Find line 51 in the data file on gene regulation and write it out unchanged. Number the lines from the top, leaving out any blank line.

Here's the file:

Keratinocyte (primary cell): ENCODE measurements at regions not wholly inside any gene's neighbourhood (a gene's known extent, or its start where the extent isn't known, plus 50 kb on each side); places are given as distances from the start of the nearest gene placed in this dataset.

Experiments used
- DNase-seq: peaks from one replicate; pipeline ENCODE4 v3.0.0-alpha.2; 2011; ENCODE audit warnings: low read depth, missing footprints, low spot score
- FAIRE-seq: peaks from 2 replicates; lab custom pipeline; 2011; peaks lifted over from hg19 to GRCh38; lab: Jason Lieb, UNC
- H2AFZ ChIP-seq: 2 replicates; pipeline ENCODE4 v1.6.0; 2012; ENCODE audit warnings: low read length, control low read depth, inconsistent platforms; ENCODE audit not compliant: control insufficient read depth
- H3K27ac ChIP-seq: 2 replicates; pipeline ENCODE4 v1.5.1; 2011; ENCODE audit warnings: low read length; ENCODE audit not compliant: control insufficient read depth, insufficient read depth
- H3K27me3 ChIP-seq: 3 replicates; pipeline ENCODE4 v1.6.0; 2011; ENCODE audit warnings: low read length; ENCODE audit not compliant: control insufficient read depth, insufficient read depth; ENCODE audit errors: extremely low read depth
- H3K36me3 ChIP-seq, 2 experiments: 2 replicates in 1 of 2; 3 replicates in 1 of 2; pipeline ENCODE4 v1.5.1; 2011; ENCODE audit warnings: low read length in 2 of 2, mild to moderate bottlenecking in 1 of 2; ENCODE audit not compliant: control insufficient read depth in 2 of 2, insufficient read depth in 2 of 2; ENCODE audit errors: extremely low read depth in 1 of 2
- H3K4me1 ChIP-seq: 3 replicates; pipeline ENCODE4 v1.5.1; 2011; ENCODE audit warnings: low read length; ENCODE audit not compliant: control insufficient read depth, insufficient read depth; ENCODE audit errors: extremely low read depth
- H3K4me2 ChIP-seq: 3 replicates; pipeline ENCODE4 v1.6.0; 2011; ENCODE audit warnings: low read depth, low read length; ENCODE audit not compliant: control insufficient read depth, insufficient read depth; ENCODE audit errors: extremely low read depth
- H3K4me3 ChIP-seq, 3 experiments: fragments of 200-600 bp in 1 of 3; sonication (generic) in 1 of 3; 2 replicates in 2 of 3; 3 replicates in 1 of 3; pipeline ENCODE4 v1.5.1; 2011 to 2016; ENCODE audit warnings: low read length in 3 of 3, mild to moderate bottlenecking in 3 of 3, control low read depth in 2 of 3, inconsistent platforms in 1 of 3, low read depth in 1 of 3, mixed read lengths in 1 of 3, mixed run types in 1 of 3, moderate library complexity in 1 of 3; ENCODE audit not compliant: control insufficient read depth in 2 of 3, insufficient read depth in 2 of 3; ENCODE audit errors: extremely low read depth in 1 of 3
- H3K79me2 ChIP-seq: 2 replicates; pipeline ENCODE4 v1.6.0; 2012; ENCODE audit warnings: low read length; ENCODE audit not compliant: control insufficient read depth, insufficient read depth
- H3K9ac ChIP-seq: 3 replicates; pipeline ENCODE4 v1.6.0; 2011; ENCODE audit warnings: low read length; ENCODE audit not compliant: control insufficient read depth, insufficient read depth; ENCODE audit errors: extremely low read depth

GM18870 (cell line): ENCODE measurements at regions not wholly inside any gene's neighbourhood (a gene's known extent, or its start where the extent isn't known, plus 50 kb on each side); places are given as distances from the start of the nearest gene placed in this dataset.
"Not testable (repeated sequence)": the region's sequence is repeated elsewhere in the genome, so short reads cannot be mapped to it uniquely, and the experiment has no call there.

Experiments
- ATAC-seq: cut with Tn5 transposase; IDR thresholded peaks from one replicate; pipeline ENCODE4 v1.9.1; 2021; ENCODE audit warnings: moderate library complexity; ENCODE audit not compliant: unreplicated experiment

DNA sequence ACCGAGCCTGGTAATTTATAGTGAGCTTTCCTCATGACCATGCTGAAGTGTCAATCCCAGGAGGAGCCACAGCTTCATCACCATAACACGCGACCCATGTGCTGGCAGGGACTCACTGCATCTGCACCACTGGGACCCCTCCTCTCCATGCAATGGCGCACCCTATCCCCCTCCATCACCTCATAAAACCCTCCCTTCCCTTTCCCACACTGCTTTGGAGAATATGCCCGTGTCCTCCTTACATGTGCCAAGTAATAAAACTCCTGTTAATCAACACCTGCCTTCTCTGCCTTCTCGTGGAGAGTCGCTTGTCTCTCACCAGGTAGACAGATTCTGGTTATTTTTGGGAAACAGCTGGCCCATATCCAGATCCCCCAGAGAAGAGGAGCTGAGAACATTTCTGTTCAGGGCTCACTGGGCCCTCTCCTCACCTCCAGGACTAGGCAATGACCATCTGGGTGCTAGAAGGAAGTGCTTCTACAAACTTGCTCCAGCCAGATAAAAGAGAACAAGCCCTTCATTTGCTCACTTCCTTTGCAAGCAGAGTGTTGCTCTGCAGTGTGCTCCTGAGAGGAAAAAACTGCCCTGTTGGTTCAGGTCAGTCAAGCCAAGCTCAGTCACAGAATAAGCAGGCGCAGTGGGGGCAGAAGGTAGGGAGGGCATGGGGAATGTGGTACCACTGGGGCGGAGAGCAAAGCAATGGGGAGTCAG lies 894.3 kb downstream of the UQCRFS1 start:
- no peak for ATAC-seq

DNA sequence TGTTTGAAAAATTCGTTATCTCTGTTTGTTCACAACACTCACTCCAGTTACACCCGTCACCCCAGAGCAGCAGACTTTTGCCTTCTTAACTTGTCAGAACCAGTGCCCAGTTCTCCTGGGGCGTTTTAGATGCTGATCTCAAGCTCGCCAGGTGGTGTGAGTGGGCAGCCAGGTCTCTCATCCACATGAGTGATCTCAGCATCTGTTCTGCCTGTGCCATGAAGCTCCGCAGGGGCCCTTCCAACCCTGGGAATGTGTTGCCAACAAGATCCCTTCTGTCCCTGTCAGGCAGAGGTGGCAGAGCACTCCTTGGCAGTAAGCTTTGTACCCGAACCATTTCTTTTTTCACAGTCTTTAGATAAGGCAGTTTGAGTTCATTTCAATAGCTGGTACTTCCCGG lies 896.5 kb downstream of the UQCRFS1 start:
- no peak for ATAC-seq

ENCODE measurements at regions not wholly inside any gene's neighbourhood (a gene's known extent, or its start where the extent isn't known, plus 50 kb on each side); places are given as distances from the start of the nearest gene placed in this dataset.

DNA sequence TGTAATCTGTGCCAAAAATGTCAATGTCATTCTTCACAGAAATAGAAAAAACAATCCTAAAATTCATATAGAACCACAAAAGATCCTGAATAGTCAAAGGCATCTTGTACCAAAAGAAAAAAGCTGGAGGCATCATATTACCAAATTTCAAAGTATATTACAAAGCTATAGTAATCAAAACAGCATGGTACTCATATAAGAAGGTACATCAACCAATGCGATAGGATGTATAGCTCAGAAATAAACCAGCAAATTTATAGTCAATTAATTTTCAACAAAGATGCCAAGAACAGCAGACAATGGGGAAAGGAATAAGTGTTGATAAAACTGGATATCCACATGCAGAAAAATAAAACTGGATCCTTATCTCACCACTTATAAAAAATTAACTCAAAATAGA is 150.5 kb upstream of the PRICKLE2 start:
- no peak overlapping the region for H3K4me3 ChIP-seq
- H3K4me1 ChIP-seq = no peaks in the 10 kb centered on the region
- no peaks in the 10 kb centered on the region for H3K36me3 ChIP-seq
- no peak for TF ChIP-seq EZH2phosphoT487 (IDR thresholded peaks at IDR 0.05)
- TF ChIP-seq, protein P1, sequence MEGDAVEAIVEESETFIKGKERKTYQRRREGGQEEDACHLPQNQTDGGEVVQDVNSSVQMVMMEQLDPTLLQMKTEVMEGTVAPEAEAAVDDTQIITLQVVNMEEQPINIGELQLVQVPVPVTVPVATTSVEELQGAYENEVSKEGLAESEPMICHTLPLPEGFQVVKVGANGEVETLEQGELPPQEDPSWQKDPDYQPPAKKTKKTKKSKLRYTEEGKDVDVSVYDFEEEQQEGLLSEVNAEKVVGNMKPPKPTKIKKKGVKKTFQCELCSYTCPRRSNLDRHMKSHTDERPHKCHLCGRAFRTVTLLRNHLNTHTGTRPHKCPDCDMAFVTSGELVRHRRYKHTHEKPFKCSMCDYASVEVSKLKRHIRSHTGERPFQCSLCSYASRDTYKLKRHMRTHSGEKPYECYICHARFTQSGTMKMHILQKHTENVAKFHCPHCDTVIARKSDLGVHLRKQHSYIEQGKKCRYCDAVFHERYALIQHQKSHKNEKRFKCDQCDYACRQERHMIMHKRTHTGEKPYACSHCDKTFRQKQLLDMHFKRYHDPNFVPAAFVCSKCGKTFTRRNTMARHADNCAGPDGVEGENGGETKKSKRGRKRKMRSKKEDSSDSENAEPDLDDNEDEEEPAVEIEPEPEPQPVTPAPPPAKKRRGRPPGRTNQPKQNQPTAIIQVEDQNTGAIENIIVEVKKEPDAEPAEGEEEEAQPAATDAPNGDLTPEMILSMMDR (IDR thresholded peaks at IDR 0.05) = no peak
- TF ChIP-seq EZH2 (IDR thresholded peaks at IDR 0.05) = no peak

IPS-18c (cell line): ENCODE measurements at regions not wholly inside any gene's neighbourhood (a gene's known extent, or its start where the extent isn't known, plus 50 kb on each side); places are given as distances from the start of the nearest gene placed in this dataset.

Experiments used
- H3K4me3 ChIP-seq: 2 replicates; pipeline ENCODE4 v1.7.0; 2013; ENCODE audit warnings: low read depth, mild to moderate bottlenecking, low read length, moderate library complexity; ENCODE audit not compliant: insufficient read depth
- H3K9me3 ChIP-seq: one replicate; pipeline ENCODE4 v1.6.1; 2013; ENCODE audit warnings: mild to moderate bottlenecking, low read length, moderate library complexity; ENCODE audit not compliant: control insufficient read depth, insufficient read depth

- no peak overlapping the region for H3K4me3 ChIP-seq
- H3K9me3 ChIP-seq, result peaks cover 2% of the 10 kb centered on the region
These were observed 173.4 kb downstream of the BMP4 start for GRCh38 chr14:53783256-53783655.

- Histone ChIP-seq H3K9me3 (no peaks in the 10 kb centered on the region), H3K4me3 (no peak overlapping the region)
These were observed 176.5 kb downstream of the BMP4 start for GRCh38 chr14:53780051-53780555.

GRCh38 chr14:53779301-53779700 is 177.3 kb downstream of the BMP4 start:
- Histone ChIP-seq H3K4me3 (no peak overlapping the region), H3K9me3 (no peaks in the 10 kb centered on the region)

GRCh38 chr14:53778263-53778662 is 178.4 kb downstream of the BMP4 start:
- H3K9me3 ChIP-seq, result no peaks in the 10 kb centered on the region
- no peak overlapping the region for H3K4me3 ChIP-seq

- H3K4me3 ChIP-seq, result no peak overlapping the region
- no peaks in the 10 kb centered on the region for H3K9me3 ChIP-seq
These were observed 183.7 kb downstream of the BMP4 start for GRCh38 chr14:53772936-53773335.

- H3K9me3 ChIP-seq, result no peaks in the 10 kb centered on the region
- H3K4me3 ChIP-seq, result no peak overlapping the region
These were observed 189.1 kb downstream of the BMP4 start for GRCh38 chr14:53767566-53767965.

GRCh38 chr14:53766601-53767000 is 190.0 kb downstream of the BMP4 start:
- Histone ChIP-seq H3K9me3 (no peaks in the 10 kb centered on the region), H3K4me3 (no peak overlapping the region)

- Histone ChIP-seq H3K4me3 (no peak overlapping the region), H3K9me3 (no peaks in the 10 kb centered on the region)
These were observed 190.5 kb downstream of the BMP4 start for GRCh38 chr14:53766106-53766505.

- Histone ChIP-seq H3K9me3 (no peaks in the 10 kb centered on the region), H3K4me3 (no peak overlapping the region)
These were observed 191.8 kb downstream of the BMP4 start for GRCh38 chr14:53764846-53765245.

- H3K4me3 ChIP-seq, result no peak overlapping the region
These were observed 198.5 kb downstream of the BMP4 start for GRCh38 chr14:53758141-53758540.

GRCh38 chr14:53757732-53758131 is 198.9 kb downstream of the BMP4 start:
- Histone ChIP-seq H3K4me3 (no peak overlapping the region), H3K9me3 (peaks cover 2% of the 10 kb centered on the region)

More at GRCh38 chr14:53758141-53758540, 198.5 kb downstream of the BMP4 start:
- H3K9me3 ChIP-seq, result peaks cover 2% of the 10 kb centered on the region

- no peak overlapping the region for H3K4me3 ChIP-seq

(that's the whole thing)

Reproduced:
- Histone ChIP-seq H3K9me3 (no peaks in the 10 kb centered on the region), H3K4me3 (no peak overlapping the region)